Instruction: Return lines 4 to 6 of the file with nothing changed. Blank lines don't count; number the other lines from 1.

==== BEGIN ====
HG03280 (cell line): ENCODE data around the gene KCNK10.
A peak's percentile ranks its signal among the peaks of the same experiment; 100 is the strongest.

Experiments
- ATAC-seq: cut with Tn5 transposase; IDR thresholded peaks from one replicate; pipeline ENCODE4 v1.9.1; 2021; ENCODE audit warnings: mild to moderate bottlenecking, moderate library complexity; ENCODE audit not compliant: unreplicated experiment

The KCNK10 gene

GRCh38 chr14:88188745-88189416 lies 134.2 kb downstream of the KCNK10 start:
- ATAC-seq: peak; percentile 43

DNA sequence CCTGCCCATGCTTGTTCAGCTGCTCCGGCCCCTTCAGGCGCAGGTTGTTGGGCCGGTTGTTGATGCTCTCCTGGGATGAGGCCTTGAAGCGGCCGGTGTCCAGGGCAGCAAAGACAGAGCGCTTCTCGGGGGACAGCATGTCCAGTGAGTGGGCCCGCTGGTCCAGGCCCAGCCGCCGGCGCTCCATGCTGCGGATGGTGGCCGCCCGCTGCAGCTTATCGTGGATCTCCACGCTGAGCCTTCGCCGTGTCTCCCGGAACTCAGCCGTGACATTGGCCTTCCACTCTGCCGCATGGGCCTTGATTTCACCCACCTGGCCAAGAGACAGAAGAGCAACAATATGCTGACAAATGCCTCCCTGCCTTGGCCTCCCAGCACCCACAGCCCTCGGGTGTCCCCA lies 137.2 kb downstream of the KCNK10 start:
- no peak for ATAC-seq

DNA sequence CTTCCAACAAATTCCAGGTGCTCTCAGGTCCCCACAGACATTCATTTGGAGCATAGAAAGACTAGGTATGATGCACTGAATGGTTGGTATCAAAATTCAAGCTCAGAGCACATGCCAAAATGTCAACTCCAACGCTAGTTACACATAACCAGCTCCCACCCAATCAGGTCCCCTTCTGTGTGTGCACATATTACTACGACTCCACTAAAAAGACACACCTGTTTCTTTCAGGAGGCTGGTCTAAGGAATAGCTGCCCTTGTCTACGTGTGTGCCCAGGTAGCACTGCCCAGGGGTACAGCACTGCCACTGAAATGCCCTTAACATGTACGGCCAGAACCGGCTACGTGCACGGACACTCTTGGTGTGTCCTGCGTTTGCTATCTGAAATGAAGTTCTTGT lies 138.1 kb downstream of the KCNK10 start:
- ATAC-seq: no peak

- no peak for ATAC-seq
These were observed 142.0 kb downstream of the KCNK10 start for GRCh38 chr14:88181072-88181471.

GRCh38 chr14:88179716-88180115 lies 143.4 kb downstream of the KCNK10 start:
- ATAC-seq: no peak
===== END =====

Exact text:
- ATAC-seq: cut with Tn5 transposase; IDR thresholded peaks from one replicate; pipeline ENCODE4 v1.9.1; 2021; ENCODE audit warnings: mild to moderate bottlenecking, moderate library complexity; ENCODE audit not compliant: unreplicated experiment

The KCNK10 gene

GRCh38 chr14:88188745-88189416 lies 134.2 kb downstream of the KCNK10 start: